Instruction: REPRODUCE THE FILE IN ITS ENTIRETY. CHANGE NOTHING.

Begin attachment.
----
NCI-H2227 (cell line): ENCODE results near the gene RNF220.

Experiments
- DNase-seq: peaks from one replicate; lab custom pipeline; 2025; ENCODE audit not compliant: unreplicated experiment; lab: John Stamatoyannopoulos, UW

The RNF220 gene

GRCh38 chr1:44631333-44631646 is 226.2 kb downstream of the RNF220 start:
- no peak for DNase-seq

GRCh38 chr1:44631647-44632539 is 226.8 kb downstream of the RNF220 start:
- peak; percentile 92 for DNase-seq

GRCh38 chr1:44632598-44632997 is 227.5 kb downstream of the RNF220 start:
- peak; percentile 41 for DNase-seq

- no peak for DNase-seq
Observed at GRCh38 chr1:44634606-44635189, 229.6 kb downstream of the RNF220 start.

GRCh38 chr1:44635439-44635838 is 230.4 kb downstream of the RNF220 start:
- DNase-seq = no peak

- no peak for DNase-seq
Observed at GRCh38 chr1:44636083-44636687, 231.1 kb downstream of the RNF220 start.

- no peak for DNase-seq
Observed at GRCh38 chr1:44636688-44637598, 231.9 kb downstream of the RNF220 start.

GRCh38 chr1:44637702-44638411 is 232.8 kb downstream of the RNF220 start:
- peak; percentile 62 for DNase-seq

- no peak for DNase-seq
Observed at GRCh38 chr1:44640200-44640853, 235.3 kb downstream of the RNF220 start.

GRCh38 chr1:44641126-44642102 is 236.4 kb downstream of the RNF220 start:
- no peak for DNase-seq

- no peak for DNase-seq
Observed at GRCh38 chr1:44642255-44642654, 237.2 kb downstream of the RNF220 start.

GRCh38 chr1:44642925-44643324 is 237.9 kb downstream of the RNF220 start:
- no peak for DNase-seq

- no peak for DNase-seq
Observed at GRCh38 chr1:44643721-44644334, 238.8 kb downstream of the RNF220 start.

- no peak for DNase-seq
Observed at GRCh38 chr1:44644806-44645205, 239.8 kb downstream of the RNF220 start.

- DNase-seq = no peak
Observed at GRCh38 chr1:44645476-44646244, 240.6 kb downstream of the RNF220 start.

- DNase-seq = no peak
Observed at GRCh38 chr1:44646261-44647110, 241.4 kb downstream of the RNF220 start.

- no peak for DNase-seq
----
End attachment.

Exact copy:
NCI-H2227 (cell line): ENCODE results near the gene RNF220.

Experiments
- DNase-seq: peaks from one replicate; lab custom pipeline; 2025; ENCODE audit not compliant: unreplicated experiment; lab: John Stamatoyannopoulos, UW

The RNF220 gene

GRCh38 chr1:44631333-44631646 is 226.2 kb downstream of the RNF220 start:
- no peak for DNase-seq

GRCh38 chr1:44631647-44632539 is 226.8 kb downstream of the RNF220 start:
- peak; percentile 92 for DNase-seq

GRCh38 chr1:44632598-44632997 is 227.5 kb downstream of the RNF220 start:
- peak; percentile 41 for DNase-seq

- no peak for DNase-seq
Observed at GRCh38 chr1:44634606-44635189, 229.6 kb downstream of the RNF220 start.

GRCh38 chr1:44635439-44635838 is 230.4 kb downstream of the RNF220 start:
- DNase-seq = no peak

- no peak for DNase-seq
Observed at GRCh38 chr1:44636083-44636687, 231.1 kb downstream of the RNF220 start.

- no peak for DNase-seq
Observed at GRCh38 chr1:44636688-44637598, 231.9 kb downstream of the RNF220 start.

GRCh38 chr1:44637702-44638411 is 232.8 kb downstream of the RNF220 start:
- peak; percentile 62 for DNase-seq

- no peak for DNase-seq
Observed at GRCh38 chr1:44640200-44640853, 235.3 kb downstream of the RNF220 start.

GRCh38 chr1:44641126-44642102 is 236.4 kb downstream of the RNF220 start:
- no peak for DNase-seq

- no peak for DNase-seq
Observed at GRCh38 chr1:44642255-44642654, 237.2 kb downstream of the RNF220 start.

GRCh38 chr1:44642925-44643324 is 237.9 kb downstream of the RNF220 start:
- no peak for DNase-seq

- no peak for DNase-seq
Observed at GRCh38 chr1:44643721-44644334, 238.8 kb downstream of the RNF220 start.

- no peak for DNase-seq
Observed at GRCh38 chr1:44644806-44645205, 239.8 kb downstream of the RNF220 start.

- DNase-seq = no peak
Observed at GRCh38 chr1:44645476-44646244, 240.6 kb downstream of the RNF220 start.

- DNase-seq = no peak
Observed at GRCh38 chr1:44646261-44647110, 241.4 kb downstream of the RNF220 start.

- no peak for DNase-seq